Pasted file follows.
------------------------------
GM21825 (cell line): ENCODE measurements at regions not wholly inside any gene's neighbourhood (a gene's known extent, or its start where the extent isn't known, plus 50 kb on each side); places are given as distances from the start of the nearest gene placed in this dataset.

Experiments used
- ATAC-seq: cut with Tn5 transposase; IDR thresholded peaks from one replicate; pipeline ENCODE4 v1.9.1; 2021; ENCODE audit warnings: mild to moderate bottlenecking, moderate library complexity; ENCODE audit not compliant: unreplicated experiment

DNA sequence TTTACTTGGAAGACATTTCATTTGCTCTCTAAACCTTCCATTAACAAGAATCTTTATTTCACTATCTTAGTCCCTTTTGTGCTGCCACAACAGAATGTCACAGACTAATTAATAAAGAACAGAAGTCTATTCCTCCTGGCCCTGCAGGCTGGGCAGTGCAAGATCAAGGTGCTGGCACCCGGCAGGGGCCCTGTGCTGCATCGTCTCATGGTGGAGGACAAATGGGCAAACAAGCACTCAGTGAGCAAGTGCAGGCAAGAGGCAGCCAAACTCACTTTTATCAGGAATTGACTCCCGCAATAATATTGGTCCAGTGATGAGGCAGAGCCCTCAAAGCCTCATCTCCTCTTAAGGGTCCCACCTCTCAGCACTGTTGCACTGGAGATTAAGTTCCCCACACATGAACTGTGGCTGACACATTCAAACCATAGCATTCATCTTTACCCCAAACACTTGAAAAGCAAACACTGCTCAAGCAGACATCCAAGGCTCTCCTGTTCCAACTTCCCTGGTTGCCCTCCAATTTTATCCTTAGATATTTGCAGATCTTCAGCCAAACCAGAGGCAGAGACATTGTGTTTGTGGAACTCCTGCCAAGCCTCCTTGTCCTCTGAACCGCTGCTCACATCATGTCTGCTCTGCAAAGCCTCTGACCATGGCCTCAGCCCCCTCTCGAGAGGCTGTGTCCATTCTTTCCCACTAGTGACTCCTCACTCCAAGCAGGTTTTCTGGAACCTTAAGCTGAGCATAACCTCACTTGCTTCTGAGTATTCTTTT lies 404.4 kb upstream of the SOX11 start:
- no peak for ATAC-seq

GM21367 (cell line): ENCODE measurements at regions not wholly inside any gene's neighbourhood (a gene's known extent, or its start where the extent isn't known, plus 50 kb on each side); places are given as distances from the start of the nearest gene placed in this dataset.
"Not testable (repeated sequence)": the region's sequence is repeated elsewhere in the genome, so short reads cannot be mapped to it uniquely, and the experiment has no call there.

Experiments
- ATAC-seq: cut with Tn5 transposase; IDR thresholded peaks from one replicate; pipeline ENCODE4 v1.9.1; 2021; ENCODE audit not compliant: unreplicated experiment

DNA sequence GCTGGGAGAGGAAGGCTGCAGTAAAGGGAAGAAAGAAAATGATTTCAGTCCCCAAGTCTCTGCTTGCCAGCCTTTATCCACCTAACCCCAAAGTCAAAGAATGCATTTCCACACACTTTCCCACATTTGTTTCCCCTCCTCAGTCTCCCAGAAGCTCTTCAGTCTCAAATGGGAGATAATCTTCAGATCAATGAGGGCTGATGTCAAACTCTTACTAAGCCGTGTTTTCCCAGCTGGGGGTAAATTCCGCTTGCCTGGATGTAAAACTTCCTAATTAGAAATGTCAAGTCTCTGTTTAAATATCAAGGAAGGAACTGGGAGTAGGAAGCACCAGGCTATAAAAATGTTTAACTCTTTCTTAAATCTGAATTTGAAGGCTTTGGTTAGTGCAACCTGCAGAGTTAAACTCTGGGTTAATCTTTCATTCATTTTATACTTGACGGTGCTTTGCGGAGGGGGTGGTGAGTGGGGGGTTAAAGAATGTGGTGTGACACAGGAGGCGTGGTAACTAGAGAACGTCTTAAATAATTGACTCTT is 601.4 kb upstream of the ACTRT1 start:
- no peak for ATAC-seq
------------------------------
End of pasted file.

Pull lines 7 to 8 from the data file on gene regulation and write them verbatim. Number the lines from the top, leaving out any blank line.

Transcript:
"Not testable (repeated sequence)": the region's sequence is repeated elsewhere in the genome, so short reads cannot be mapped to it uniquely, and the experiment has no call there.

Experiments